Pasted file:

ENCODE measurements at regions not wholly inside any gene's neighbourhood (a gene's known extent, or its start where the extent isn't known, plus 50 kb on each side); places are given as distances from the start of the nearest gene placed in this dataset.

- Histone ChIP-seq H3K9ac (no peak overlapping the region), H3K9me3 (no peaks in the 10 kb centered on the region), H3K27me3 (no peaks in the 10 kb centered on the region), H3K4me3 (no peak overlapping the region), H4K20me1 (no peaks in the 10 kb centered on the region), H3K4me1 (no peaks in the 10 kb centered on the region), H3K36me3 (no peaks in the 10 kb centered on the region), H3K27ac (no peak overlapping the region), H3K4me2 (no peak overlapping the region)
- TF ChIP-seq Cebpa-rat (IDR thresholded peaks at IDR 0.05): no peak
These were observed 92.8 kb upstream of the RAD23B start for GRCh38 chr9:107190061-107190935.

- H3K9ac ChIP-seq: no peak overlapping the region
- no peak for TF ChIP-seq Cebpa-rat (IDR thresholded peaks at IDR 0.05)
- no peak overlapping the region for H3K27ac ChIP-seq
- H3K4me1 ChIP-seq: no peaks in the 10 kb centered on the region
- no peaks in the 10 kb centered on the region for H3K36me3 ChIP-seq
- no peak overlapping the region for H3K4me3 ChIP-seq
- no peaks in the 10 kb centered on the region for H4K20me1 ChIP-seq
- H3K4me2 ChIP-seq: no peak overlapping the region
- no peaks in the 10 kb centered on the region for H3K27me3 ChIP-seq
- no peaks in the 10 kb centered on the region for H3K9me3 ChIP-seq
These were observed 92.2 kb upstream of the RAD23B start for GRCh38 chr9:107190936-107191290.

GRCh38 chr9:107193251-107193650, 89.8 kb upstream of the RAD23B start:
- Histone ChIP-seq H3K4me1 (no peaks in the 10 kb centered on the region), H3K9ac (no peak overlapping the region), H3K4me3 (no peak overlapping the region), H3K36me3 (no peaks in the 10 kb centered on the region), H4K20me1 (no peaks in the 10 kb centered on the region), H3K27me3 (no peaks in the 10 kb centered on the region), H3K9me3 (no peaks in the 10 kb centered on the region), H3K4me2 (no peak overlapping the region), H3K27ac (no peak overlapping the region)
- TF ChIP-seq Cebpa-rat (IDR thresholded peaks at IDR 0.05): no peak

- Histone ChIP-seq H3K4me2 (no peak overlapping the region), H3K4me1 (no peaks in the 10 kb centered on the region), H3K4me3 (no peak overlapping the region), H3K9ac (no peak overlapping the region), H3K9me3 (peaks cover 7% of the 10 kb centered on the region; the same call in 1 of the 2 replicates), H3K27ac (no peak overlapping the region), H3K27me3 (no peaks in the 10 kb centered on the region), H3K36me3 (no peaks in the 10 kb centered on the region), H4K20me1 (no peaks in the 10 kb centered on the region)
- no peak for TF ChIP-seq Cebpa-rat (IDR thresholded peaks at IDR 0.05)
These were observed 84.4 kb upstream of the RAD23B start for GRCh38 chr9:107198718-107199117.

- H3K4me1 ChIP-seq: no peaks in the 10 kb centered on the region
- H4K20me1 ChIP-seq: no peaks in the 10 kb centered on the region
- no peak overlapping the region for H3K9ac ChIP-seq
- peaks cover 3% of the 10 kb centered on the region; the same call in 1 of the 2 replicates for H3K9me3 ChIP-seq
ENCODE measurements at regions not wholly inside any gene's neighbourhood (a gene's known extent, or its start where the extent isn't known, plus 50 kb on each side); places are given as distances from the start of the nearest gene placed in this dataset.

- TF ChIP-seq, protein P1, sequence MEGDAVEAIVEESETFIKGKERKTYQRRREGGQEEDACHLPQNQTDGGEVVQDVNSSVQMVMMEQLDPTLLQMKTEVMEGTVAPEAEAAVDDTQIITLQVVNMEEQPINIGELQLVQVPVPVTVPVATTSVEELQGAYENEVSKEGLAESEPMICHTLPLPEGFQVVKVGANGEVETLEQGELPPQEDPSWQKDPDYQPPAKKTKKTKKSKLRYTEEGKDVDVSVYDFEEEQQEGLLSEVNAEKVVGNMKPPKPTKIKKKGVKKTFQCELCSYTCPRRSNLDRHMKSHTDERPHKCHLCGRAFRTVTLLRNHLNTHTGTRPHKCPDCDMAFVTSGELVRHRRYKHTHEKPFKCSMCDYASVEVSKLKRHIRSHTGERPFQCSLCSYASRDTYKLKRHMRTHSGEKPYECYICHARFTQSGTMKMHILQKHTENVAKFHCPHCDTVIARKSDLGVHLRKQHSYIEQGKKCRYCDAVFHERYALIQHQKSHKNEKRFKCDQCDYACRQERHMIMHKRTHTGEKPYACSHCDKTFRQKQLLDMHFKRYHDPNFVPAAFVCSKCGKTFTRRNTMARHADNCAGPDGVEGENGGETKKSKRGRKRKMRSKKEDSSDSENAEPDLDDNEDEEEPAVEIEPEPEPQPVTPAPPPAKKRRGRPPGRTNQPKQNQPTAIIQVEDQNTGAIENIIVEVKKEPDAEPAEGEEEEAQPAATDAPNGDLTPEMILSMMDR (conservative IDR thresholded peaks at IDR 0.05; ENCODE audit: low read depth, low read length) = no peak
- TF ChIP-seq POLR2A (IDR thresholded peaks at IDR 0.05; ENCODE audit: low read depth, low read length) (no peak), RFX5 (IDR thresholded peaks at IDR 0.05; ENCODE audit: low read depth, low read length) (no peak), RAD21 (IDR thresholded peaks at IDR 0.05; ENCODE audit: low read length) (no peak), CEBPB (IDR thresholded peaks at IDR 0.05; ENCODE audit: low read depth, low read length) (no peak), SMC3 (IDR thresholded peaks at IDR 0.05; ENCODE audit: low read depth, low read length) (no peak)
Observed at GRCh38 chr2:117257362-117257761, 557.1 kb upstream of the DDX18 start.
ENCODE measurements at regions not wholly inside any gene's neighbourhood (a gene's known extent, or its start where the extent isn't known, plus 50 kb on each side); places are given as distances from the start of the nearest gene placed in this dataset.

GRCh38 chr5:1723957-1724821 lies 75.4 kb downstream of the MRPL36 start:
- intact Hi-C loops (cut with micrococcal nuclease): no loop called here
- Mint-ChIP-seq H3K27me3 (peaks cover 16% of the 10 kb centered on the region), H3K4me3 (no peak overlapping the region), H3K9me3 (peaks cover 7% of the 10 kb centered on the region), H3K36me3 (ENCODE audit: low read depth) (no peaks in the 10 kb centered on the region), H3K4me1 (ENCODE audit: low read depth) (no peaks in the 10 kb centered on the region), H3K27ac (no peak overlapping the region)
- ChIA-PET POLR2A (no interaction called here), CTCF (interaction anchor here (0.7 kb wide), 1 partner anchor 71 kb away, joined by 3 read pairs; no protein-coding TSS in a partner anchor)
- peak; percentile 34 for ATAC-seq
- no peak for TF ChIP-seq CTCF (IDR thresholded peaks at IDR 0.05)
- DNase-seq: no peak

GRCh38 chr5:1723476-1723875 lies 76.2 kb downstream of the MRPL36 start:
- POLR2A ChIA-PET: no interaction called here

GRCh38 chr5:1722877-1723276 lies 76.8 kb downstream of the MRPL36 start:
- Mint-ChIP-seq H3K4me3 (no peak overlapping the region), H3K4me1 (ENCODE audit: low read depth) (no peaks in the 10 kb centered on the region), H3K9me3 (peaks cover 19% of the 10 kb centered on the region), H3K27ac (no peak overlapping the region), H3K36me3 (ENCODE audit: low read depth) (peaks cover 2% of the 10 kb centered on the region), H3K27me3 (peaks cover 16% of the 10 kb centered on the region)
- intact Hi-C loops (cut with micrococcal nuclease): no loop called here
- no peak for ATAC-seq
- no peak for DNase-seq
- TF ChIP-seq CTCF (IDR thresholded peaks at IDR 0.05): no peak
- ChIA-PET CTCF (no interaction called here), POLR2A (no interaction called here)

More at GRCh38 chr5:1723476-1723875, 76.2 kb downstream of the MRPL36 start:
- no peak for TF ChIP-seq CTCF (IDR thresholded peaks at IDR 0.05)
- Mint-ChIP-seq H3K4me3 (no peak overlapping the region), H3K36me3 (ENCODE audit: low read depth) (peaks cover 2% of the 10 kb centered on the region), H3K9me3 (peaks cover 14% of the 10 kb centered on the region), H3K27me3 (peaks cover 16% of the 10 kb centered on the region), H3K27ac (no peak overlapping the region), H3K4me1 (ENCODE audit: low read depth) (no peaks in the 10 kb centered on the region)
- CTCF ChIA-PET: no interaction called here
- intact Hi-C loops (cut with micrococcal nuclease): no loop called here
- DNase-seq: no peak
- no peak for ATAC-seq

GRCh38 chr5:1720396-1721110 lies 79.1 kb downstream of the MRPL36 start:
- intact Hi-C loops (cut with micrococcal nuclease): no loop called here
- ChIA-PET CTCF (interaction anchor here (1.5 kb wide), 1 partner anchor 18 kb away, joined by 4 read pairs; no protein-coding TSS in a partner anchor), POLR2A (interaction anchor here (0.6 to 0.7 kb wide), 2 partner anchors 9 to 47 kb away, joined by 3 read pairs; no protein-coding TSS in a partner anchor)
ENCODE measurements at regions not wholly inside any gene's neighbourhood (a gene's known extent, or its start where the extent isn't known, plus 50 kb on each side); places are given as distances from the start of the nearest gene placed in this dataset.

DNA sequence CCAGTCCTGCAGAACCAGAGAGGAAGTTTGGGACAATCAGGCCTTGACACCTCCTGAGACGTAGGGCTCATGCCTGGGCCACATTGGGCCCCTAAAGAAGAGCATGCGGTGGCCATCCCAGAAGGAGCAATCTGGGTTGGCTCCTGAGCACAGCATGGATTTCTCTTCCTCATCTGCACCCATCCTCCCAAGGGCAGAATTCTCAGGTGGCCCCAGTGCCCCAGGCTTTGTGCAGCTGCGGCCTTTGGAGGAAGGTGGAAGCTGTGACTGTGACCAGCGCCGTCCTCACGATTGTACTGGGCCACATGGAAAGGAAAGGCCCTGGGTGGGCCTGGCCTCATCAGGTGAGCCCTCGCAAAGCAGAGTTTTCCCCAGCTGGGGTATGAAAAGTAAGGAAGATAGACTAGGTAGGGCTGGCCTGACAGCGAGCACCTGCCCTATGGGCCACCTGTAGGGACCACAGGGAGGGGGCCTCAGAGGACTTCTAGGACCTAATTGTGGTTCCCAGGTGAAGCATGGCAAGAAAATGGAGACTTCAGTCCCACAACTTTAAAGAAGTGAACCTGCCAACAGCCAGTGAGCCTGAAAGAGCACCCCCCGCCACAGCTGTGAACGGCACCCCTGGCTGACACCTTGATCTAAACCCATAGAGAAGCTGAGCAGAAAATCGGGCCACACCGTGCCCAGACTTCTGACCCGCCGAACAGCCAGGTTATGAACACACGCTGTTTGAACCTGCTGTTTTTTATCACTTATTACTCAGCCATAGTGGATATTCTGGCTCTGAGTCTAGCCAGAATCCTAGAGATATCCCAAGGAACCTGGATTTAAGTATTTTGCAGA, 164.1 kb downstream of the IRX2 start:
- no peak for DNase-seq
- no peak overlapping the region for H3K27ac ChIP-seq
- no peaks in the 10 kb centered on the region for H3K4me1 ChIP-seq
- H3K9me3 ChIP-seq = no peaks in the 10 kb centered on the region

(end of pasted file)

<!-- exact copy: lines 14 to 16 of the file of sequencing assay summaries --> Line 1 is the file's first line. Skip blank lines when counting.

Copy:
- no peaks in the 10 kb centered on the region for H3K9me3 ChIP-seq
These were observed 92.2 kb upstream of the RAD23B start for GRCh38 chr9:107190936-107191290.

GRCh38 chr9:107193251-107193650, 89.8 kb upstream of the RAD23B start: